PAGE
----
It is being said that Google is looking for keywords on websites related to the selling of text ads. Rather than waiting around to see what happens, or if it is true, we feel it's in the best interest of all partners and advertisers to consider changing the titles used, alter locations of text link ads and separate ads.
Odds are good that if the links are heavily off topic and they are selling many that the pig is going to look like a pig no matter what kind of lipstick you put on it (I think I got that line from Aussie).
Why not just work out contextual relevance and matching advertisers to publishers a bit better? It seems to me that hide the links advice is counter to the whole point of running an open link market.
As search algorithms continue to advance I don't see how scalable SEO markets should be handing out advice to hide the business models instead of trying to improve the quality of the offering. After all, it is no real secret that Yahoo! LOVES to buy links for SEO.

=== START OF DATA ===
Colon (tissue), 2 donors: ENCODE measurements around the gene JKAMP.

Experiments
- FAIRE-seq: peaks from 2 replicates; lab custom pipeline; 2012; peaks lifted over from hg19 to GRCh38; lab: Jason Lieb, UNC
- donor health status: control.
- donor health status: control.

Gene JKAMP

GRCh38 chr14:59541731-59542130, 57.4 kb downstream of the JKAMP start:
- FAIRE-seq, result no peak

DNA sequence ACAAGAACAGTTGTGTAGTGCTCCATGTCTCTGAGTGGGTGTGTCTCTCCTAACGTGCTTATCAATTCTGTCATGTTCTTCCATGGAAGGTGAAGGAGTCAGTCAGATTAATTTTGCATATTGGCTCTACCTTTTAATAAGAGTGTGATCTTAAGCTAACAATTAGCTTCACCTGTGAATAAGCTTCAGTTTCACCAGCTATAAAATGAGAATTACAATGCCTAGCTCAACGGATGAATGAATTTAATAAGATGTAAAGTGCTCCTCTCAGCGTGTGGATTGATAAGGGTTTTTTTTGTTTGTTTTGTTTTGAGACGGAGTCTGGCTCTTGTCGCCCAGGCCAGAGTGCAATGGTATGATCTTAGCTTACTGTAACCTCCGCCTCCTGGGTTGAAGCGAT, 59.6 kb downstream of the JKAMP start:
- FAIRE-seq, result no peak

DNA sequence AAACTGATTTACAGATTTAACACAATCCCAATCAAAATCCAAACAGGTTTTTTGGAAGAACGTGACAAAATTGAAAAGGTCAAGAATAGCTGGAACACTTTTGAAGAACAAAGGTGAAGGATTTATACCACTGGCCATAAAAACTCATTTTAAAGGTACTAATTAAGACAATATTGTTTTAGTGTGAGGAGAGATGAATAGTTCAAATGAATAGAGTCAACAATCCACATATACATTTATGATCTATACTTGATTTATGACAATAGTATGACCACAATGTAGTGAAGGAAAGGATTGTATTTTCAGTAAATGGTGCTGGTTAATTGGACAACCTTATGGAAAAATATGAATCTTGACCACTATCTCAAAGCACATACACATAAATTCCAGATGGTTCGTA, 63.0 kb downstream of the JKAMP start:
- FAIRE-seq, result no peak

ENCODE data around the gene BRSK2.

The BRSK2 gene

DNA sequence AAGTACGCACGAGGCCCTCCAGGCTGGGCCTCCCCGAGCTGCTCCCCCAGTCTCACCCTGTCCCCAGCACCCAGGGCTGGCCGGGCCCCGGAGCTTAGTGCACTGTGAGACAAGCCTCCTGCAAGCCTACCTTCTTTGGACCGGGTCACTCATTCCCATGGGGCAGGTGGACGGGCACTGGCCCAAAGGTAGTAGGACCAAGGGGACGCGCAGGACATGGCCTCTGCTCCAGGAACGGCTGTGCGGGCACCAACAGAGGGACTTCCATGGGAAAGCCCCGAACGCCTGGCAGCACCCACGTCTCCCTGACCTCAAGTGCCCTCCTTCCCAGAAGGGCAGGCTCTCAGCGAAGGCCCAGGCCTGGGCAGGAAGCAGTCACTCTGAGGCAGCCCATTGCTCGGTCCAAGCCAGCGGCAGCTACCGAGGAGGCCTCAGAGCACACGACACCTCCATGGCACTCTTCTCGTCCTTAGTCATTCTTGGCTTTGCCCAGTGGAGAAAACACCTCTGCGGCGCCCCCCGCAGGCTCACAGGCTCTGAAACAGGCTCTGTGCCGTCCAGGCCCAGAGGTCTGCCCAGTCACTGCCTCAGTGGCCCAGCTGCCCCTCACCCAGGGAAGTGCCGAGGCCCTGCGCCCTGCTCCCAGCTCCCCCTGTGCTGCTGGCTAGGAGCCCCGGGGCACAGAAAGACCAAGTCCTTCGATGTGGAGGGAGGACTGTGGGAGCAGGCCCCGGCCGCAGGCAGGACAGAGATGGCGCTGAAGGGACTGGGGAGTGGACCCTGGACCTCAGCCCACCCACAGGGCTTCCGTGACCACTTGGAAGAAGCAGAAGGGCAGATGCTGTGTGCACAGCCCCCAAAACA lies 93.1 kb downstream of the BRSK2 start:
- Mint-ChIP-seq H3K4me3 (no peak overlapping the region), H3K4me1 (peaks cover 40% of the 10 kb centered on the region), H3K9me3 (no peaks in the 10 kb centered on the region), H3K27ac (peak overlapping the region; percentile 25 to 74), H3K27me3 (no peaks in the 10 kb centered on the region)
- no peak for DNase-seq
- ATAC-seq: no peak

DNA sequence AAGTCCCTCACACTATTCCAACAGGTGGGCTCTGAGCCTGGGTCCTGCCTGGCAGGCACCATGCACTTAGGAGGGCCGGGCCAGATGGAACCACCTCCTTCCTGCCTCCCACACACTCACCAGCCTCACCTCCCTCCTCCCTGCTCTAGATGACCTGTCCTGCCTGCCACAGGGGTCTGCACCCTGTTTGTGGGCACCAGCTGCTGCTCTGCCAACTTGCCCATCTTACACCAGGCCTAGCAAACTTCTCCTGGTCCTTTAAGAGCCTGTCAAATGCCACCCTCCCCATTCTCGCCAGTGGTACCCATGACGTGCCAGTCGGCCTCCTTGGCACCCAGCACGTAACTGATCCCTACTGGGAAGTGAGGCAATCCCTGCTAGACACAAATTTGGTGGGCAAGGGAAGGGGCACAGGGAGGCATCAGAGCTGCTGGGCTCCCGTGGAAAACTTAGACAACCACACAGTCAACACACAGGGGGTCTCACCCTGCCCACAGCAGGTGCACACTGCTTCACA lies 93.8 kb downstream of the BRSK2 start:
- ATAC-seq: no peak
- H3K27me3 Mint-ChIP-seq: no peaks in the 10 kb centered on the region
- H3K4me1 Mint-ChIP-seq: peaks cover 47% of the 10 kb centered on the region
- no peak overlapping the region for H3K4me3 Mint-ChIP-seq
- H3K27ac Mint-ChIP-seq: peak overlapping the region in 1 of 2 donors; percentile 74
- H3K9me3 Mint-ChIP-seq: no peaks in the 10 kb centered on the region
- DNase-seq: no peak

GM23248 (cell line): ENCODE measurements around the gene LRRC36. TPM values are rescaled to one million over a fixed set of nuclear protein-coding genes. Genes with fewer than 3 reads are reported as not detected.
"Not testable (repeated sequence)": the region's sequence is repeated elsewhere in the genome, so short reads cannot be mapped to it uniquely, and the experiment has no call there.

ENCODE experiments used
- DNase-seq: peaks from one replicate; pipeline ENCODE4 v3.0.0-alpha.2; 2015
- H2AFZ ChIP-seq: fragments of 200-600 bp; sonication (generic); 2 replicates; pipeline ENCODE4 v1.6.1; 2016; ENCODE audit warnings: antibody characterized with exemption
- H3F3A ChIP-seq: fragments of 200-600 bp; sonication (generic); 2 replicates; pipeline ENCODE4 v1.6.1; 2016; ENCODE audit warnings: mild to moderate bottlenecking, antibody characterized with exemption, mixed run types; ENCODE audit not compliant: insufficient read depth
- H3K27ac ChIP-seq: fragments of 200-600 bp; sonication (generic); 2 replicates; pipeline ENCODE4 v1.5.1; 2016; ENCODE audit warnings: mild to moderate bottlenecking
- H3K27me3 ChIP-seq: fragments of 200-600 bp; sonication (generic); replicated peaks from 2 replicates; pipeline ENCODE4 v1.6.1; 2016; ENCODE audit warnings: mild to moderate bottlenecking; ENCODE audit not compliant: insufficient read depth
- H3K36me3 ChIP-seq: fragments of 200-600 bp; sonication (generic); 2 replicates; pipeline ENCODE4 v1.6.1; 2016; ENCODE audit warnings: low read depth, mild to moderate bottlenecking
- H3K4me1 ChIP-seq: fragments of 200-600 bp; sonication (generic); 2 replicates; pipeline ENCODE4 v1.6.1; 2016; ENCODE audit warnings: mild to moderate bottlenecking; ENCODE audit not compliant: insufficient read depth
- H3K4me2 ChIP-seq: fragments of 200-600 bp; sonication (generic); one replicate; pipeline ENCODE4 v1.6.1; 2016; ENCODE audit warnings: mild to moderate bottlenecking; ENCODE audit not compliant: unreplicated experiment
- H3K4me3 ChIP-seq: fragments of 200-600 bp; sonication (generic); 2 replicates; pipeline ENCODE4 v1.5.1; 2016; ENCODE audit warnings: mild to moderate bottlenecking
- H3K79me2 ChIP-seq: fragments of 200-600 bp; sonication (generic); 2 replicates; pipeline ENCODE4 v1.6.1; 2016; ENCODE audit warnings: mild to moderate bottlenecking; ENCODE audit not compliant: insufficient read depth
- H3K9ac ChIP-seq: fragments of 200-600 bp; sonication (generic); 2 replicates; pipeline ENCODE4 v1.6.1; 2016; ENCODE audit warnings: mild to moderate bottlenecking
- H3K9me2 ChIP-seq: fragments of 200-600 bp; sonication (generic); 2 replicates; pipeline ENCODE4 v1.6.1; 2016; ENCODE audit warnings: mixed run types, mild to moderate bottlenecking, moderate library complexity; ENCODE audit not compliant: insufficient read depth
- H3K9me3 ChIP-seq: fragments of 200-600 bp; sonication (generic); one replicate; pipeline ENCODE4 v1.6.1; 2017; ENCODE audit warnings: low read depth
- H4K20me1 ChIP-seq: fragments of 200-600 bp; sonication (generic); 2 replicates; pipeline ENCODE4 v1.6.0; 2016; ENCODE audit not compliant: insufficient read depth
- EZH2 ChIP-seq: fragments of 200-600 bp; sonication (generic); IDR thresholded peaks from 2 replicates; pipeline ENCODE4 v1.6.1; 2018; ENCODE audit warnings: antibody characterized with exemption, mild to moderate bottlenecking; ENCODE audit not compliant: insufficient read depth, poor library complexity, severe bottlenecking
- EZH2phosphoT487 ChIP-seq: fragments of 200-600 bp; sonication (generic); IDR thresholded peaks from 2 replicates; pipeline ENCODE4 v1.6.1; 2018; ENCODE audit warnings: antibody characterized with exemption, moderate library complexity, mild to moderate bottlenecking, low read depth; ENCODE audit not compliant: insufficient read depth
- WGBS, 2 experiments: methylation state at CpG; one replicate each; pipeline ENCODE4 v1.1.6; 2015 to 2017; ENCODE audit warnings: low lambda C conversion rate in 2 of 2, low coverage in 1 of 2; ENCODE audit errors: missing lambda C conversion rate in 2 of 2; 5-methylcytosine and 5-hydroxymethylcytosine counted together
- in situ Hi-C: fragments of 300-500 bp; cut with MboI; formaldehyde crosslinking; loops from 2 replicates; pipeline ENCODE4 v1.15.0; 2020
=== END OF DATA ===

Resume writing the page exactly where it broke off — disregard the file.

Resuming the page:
As search advances you can try to be sneeky or try to be more open. Both will probably work if you do them right, but if you are buying links from one of the largest link networks or link brokers that probably is not going to be very sneaky, especially if many of the content sites selling links link back to the network.
How can Linkworth be telling people to worry about link rental sounding words and fail to mention that some of the content partners linking back to Linkworth probably makes it fairly obvious that the site stands a good chance of selling links? I am not sure if it is still there, but a while ago I think Linkworth also had a directory of their ad publishers openly availabe on their site as well.